5. Become Your Dog's Top Chef
If you love to cook but don’t have many mouths to feed, take a second look at that very grateful recipient of all things food: your dog. From mixing up a batch of homemade dog treats to cooking a complete meal, there are many ways to flex your culinary skills for your canine.
In addition to being able to use your choice of ingredients, the great thing about cooking for your dog is she’s very forgiving. She won’t complain if a treat is a little overdone or you didn’t use a trendy cookie-cutter.
Always check with your vet before making a significant change to your dog’s diet; you want to make sure her nutritional needs are met, and ensure you’re not over- or under-feeding. Familiarize yourself with the human foods that aren’t suitable for dogs — some are even poisonous.
6. Make a Student's Day
Colleges recognize that dogs can be much more than just a sports team mascot. Therapy dogs have been effective at helping students offset stress and mitigate homesickness.
At Millersville University, located near Lancaster, Pa., the counseling center brings in certified therapy dogs during finals weeks and Wellness Week. “Each event can be identified by wagging tails and happy students,” said Janet Kacskos, director of communications. “We encourage all of our students to stop by and make a new four-legged friend. And sharing pictures of your own pet is encouraged!”
If you’d like to become involved with campus visits, contact the college directly; some schools require the dog to be certified as a Canine Good Citizen or enrolled in an approved therapy dog organization.
For a less formal approach, you and your dog can bring some happiness to a college student by strolling the public areas of a nearby campus, ready to accommodate the occasional student’s request to pet your dog.
7. Run a Virtual Road Race
If your dog springs to action when you lace up your running shoes, there’s no need to disappoint him by entering a road race that’s off-limits to four-legged runners.
With a virtual race, you register online and then run the designated distance with your dog whenever and wherever you please, following the rules specified by the race. Your race can be based anywhere; proximity to race headquarters is not required. The entry fee often includes a bib, race T-shirt or other swag. Choose a dog-friendly route, and you and your pup can begin collecting finisher’s medals, like the one pictured in the photo from the ASPCA’s virtual 5K.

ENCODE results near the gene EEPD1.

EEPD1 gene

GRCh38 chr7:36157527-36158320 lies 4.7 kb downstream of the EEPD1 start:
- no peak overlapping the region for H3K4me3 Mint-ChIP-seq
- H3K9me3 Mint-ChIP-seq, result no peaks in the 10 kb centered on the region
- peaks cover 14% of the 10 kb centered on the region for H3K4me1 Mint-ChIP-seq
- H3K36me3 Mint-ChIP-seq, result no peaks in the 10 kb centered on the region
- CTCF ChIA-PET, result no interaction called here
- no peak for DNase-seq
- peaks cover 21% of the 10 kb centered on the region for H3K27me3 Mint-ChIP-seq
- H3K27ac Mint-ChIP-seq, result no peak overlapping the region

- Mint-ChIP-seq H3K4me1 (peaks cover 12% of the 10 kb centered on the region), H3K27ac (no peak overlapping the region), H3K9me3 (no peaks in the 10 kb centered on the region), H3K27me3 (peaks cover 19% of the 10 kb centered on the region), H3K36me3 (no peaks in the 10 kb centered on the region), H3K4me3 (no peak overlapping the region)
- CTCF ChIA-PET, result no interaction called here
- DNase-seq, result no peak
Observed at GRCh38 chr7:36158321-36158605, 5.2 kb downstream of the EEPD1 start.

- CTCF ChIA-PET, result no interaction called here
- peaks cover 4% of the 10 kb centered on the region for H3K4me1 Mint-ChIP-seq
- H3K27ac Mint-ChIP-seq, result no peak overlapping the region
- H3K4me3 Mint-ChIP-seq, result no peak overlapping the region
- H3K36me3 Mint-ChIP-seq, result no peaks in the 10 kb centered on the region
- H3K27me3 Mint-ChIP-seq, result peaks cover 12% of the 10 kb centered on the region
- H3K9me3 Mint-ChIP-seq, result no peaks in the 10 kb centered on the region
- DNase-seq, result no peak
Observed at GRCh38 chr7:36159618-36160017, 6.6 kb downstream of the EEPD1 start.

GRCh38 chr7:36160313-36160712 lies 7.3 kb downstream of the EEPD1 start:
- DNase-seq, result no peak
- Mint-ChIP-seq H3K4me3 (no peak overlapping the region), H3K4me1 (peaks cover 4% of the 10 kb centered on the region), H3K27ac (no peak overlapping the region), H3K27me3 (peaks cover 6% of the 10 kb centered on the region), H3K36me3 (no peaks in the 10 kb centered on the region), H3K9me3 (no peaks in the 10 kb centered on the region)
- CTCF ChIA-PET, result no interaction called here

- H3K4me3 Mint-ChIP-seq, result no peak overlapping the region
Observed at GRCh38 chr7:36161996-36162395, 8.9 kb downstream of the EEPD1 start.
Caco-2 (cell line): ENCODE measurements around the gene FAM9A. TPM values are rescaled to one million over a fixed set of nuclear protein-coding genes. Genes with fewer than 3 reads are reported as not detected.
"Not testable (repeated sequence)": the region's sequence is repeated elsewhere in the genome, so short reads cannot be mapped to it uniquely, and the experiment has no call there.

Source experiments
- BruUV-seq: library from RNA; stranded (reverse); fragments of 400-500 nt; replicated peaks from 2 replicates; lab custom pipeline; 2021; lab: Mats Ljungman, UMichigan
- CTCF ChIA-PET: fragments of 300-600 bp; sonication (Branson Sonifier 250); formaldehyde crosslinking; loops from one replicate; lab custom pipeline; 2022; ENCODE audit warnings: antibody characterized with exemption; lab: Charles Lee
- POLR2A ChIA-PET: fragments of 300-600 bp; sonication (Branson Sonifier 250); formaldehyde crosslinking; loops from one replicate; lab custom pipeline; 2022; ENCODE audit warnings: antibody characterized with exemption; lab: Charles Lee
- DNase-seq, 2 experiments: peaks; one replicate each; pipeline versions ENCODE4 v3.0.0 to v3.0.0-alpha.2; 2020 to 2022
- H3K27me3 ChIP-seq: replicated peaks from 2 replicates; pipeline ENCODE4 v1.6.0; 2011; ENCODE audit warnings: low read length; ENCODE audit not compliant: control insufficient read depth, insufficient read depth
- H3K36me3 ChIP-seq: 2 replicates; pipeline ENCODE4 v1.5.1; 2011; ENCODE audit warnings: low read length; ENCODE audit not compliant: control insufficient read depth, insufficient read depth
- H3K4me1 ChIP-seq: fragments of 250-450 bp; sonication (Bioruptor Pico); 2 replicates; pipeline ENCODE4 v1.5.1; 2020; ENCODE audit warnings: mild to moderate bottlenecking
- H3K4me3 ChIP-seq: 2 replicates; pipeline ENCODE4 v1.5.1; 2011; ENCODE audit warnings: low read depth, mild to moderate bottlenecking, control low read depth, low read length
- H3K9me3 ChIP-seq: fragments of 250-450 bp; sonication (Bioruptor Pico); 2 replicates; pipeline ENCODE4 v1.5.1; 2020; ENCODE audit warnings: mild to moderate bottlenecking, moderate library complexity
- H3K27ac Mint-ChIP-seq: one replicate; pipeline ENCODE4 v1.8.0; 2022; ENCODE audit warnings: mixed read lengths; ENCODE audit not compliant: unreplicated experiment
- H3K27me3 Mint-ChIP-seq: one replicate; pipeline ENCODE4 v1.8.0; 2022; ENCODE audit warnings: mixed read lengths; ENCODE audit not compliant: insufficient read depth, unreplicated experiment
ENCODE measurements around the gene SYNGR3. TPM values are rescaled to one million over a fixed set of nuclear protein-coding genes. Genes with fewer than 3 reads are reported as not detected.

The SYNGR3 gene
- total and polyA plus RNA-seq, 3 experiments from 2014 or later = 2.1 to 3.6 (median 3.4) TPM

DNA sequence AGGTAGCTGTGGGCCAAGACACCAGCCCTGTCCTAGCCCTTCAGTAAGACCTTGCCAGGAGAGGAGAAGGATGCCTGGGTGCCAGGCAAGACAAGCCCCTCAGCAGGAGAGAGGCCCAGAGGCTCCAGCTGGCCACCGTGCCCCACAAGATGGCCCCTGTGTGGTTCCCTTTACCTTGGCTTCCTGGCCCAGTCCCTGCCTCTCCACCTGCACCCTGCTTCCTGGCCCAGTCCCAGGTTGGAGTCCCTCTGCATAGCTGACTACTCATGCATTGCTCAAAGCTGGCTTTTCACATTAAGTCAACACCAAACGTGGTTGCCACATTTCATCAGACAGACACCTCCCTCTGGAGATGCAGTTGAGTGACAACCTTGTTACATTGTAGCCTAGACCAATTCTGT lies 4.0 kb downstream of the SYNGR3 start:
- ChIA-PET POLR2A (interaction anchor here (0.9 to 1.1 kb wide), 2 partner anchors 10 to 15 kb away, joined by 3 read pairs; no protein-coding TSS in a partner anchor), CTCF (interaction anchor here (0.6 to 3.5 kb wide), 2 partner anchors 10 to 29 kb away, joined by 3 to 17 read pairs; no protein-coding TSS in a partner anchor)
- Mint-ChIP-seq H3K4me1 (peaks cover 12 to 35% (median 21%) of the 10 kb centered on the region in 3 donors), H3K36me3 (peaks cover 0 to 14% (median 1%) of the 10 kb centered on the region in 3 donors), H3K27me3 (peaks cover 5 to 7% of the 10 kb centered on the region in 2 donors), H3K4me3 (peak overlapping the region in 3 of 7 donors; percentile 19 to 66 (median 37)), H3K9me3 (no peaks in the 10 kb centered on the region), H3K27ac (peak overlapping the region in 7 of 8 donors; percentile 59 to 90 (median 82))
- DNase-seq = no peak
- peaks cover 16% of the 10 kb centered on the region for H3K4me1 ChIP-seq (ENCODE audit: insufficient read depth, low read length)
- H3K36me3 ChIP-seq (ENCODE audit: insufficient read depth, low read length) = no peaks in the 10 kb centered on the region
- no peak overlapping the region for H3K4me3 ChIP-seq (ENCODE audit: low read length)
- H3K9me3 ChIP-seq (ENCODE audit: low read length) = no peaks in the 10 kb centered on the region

Consult with your pooch and plan your next race here. If your pup’s not already a runner, visit the vet first to make sure he’s fit for training.
8. Enjoy Some Fur-riendly Competition
From chasing balls to sniffing out the tiniest morsel of food to displaying A+ behavior, every dog has his or her talent. Organized dog sports are designed to showcase the unique skills and instinctive drive of canines. They’re fun for humans, too.
The American Kennel Club (AKC) holds a number of such events.
“There are three main categories of AKC events: conformation, performance and companion,” said Gina DiNardo, AKC executive secretary. “Conformation and performance events are based on the standards and historical functions of breeds, and therefore are limited to purebreds.” Dog shows, field tests and trials fall into these two categories.
Companion events are open to dogs of any breed, as well as mixed breeds.
“These are designed so any dog and person of any age can show off their athletic abilities, and demonstrate the bond that can develop between a well-trained dog and its owner,” said DiNardo, citing examples such as Obedience, Rally, Tracking, Dock Diving and Agility.
Check out this list to see what appeals to you and your pup.